Monday, January 21, 2008

True Lies

This was the last big hit Arnold Schwarzenegger had before his film career started to fall apart, and watching it again, it’s not too hard to figure out why. From the mid-80s to the mid-90s, a time when there were a number of major action movie stars, from Stallone to Van Damme, he was THE action star. When this came out, it seemed to be, and was, another sure-fire winner, with him reuniting with James Cameron, who had previously written and directed the Terminator movies. Somehow, though, it all went wrong immediately afterwards; his next movie Junior, released the same year, was a comedy where he played a scientist that impregnates himself, and was his biggest box office flop up to that point. What followed was a string of commercial and critical duds, with Terminator 3, released nine years after True Lies, being the only hit he’s had since.

As I said before, this film, while still good, shows what was going wrong for his career. It’s an action-comedy-romance that keeps going to the wrong types of excess without giving us enough of the good excess that we crave with these types of films. The film is basically broken up in two halves. The first involves Arnold as a spy who’s so secret that even his family thinks he’s just a boring white collar worker, and who becomes scandalized when he unwittingly stumbles across what he thinks is evidence that his wife (Jamie Lee Curtis) is having an affair with a used car dealer that has told her that he himself is a spy. The second half is a more traditional Arnold piece involving him and Curtis trying to gun down a bunch of terrorists before they can launch a nuke at an American city. Neither of these parts is done badly, though quite frankly, the movie would have been better if one or the other had been shortened or done away with entirely. At just under two and a half hours long, it’s a bit excessive (there’s that term again).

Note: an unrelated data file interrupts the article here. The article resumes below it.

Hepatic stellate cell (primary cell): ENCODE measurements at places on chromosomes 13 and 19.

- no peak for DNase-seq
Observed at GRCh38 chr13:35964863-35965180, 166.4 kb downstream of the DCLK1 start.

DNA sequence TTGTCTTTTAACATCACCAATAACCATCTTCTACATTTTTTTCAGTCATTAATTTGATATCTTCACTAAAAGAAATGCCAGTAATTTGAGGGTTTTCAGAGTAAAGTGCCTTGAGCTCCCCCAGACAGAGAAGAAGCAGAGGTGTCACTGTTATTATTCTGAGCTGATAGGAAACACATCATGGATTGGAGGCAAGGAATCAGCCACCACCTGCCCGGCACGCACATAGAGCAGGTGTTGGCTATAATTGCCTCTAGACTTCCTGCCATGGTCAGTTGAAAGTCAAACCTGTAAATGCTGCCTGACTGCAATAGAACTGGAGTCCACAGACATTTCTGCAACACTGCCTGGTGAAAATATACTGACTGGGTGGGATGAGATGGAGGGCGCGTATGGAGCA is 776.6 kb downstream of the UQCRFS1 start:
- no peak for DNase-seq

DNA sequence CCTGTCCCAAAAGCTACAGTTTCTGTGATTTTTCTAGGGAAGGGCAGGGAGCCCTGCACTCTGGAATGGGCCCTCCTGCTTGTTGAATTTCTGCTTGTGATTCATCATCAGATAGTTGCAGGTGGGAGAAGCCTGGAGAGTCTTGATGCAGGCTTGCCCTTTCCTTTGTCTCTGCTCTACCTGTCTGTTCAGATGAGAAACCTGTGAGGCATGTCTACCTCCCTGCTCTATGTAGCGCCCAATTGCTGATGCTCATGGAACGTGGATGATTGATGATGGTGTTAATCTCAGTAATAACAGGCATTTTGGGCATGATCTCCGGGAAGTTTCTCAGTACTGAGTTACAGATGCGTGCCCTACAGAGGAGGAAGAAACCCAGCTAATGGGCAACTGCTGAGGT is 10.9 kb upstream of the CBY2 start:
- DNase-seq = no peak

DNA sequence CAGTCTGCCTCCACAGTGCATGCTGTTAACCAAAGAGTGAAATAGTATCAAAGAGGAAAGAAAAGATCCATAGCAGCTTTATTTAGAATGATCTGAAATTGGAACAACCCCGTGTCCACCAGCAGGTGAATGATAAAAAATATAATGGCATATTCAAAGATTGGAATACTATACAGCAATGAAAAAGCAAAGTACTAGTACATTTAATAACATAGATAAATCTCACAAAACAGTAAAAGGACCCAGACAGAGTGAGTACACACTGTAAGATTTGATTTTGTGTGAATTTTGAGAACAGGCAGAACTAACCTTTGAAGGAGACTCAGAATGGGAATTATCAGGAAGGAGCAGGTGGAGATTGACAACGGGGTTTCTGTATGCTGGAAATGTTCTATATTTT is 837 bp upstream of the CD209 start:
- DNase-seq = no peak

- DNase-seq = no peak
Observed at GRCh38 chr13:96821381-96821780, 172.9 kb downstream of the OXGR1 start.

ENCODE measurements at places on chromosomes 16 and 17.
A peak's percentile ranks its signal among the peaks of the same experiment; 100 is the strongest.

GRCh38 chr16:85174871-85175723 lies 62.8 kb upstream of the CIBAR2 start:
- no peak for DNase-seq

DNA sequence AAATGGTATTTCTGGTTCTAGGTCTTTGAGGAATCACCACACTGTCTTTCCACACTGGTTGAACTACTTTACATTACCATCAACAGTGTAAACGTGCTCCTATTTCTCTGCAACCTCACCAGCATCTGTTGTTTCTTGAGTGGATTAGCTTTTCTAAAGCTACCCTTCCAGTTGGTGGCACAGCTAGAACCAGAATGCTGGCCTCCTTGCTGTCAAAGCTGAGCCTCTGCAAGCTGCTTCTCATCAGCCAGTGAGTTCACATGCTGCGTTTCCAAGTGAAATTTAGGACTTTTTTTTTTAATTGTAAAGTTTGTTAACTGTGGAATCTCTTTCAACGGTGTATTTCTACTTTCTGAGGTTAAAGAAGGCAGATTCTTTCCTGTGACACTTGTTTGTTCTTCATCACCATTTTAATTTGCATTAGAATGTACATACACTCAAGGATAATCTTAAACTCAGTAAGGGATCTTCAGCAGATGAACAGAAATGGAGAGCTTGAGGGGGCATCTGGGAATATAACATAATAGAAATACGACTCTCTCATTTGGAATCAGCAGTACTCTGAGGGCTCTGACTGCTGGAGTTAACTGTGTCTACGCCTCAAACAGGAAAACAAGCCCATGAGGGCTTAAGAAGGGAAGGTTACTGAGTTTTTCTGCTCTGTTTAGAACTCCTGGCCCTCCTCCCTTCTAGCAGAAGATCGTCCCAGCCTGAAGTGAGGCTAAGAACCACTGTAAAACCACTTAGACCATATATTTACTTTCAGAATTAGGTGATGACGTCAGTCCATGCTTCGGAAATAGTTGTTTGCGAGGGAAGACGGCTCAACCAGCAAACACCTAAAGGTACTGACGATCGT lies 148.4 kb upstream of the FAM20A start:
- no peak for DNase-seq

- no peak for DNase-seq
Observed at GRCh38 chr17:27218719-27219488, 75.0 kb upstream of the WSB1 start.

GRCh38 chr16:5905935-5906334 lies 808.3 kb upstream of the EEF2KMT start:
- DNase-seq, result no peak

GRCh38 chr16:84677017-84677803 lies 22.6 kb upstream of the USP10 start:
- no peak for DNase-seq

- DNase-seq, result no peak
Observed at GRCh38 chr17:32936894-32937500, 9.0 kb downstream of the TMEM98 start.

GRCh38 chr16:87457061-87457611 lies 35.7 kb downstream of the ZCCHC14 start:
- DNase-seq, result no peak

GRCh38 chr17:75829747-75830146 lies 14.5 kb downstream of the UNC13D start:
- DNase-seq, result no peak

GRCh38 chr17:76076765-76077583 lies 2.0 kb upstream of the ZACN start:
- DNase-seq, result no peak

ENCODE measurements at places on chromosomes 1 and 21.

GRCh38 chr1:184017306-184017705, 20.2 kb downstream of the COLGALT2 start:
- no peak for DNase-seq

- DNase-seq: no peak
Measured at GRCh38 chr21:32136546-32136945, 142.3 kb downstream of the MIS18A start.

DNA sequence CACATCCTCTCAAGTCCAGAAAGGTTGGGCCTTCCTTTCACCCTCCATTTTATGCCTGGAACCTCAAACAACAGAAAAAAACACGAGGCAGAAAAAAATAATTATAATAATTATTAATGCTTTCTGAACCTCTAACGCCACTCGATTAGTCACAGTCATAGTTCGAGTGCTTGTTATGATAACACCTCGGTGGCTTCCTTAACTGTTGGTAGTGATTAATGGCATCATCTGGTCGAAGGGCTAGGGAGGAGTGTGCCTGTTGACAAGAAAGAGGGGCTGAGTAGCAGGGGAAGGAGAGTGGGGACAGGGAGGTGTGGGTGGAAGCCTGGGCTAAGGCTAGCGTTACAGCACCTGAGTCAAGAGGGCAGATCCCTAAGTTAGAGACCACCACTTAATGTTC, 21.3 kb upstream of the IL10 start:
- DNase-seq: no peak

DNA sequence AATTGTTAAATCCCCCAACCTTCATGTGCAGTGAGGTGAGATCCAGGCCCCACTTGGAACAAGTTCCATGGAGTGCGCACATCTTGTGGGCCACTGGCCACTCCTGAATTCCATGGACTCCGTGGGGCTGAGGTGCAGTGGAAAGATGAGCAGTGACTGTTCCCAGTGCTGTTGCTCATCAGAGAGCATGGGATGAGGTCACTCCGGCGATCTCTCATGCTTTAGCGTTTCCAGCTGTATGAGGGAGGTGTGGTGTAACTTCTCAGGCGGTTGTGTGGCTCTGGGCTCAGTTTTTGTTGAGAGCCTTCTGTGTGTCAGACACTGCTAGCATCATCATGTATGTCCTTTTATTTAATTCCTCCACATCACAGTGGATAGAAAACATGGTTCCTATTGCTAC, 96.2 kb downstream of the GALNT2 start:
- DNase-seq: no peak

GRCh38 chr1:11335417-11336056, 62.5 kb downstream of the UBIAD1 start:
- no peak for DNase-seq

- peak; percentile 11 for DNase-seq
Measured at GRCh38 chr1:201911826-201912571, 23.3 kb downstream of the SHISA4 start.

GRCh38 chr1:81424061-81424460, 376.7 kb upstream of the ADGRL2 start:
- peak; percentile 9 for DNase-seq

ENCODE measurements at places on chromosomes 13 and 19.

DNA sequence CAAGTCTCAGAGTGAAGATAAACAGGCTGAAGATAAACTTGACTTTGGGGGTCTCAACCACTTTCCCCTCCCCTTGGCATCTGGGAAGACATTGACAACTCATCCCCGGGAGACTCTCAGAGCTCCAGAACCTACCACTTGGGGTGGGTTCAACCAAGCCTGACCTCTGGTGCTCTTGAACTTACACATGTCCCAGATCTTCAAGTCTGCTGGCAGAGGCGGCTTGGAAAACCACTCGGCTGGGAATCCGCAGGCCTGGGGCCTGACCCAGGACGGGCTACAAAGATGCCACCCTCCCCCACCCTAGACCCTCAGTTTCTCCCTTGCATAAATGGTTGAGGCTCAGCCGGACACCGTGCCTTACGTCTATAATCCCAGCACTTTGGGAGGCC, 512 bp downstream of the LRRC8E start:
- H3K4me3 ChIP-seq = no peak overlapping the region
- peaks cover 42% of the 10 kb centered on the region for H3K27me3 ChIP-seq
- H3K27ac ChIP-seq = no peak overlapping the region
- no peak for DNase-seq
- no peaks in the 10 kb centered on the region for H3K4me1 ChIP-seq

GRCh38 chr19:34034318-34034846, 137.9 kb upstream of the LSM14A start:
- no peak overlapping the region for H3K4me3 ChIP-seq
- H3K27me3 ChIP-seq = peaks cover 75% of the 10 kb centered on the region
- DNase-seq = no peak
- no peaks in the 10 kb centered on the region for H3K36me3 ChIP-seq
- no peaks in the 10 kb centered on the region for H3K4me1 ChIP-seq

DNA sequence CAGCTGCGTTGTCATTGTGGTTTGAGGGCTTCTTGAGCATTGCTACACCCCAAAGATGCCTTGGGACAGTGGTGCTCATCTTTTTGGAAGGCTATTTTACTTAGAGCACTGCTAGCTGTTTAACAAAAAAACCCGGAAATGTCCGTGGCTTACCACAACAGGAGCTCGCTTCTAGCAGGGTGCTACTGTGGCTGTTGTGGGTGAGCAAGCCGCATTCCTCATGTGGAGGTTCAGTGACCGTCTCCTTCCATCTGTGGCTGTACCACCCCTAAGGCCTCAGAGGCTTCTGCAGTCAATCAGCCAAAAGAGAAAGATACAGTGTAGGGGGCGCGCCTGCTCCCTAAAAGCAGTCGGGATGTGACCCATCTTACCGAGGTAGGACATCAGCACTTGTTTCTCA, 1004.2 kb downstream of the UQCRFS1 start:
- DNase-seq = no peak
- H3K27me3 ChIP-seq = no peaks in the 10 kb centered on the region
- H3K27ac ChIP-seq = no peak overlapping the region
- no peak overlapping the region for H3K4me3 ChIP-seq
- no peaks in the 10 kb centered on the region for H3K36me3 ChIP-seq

Indeed, it’s the more traditional “Let’s kill the terrorists!” part that would have been best to lessen. There are good chunks of it that simply feel like everyone was just going through the motions, generally playing it more for laughs than for anything else. There’s no real sense of danger anywhere, so you can’t find it truly exhilarating, and it doesn’t reach the heights of complete insanity that recent action films like Live Free or Die Hard or Shoot ‘Em Up do, so you can’t enjoy it on that level either. The 80s style “big muscles, big guns” action film was dying out by this point in general, so I suppose this worked well enough for people as the coda. It was clear that a change was needed to the formula or else stagnation would set in, which is, well, what did end up happening. It’s a shame, because I really like Schwarzenegger’s work, and wish he had been able to make the leap into comedies and dramas, but apparently he just couldn’t do it.

So in conclusion, this is a good movie and if you haven’t seen it, do so. Just be aware that it’s not his best work, nor does its climax work as well as its first hour.

Rating: ***

No comments: